I tried copying Jeremy’s notebook and making the changes in the notebook I could see from yours but then received an error. Copying your notebook however the notebook ran offline and I was able to submit the notebook and get on the leaderboard - finally! Is there something I’m missing? Jeremy’s notebook has nothing in the input folder but yours has debertav3small and housing. Did you follow the post above to get those files into your input folder?
Can you provide the exact steps you followed for a kaggle newbie please?
there are three places where Jeemy’s notebook uses internet:
install datasets package
download deberta-v3-small model
download housing dataset
So to make it work offline i have downloaded the datasets package and it’s dependencies using pip, deberta-v3-small model from huggingface hub and housing dataset from internet and pre-processed it as per Jeremys notebook. Then uploaded all the above as kaggle dataset sand included the dataset s in the notebook.
Thanks, yeah it looks like sentencepiece 0.1.86 was already installed: running pip install on sentencepiece 0.1.96 + restarting the kernel then rerunning with import worked - I tried proceeding without restarting per Jeremy’s suggestion but it seemed to need a restart.
For my setup that did not work, I did this last week and it complained about not having the correct SSL1.0 library, I tried many things to solve the problem and unfortunately didn’t save the exact error message, but it was one of the libssl 1.0.0.so files that could not be found. When I rebuilt the transformer library it worked (using the latest version). I’m using CUDA 11 and a RTX-3090 GPU.
Are you using conda? Stuff like SSL libs should all be handled automatically by package dependencies in conda. (Although once you start building your own libs or using pip installers this can break – so best to just use conda/mamba as much as possible.)
True and yes. Pytorch complains a lot about the RTX-3090 unless you install it according to their CUDA 11 instructions. When you do that, there are some incompatibilities that must be dealt with. So some of the libraries in my Conda install may be different. The SSL version it installs is 1.0.0.X which is a different version than one that Conda transformers uses. Fast.ai though seems to work fine. Probably best not to rebuild anything unless you’re in a similar situation.
I wonder if anybody else is finding the official topic a bit unwieldy. When I’m listening to the lesson and paying attention, it becomes hard for me to find questions that others have asked because they become buried in discussion and commentary. I think the discussions are worthy but perhaps there’s a better way to organise it so people can easily find the questions that are being asked without losing track of the lesson, and upvote so Jeremy can address those questions during the session.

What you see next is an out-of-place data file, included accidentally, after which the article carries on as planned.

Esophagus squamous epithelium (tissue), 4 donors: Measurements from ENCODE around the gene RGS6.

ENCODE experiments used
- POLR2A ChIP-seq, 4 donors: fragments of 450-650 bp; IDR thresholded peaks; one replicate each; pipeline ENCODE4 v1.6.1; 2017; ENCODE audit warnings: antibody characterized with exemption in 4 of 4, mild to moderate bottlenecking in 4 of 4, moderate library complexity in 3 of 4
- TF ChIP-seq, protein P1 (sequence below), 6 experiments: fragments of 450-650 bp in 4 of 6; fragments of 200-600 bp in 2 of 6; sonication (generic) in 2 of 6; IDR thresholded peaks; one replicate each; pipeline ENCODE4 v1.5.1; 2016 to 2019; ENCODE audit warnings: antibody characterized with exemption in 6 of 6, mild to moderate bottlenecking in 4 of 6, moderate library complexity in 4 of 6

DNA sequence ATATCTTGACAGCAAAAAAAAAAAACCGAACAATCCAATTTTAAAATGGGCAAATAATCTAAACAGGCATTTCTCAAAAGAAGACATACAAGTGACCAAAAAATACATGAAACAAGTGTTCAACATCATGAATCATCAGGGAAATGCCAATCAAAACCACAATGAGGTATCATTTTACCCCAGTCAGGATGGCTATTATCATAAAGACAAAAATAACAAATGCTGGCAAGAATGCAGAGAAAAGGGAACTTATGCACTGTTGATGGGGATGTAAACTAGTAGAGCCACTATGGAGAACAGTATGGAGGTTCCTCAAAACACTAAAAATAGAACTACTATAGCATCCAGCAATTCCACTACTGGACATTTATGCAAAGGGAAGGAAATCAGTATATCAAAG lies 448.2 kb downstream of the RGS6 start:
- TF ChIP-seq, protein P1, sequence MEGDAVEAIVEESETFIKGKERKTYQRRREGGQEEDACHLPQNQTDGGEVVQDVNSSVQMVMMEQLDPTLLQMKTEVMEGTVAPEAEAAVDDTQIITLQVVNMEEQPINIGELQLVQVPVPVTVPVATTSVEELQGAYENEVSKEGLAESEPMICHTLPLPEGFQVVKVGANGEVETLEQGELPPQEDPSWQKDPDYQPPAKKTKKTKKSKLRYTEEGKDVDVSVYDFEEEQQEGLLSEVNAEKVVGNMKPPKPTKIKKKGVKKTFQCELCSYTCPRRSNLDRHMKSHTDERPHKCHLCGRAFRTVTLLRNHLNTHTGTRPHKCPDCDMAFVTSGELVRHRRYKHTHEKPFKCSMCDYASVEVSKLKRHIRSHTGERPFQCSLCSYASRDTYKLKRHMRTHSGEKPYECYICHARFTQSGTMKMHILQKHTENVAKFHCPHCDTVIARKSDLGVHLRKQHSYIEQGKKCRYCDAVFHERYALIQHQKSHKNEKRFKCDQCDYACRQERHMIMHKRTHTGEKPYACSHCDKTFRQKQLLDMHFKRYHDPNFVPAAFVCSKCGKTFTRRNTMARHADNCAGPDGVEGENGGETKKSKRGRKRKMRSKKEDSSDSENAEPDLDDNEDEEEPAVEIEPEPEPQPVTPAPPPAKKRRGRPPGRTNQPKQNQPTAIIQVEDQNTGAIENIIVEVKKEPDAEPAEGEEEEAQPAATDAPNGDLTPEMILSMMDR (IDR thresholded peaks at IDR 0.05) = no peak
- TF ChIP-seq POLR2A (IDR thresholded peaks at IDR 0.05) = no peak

Might be a start of word indicator issue possible keyboard language mismatch, you can always do %debug at the top of the cell, this will open the debugger after the error, and you can then inspect the variables in debug, when it open there is a help on instructions. Could be one transformer is handling encoded/unencoded text better than the other (UTF-8 etc)
A dedicated tool for live Q&A like Slido would indeed be nice, but on the other hand, the advantage of the forum is that other participants can also answer questions, even after the lesson has ended. So not sure how one would best tackle that problem.
@jeremy wouldn’t it be beneficial to include env file for an easy local setup (I don’t know much about conda/mamba setup, but requirements.txt works well for Python in general) with instructions to install i.e.
distilroberta-base uses another way of tokenizing called BPE (Byte Pair Encoding) so the special characters you see are no error. A short explanation from some github user:
TLDR; This is how the byte-level BPE works. Main advantages are:
No unknown token
This is totally expected behavior. The byte-level BPE converts all the Unicode code points into multiple byte-level characters:
Each Unicode code point is decomposed into bytes (1 byte for ASCII characters, and up to 4 bytes for UTF-8 Unicode code points)
Each byte value gets a “visible” character assigned to it from the beginning of the Unicode table. This is especially important because there are a lot of control characters, so we can’t just have a simple mapping ASCII Table character <-> byte value. So some characters get other representations, like for example the white space U+0020 becomes Ġ.
The purpose is, by doing so, you end up with an initial alphabet of 256 tokens. These 256 tokens can then be merged together to represent any other token in the vocabulary. This results in smaller vocabularies, that won’t ever need an “unknown” token.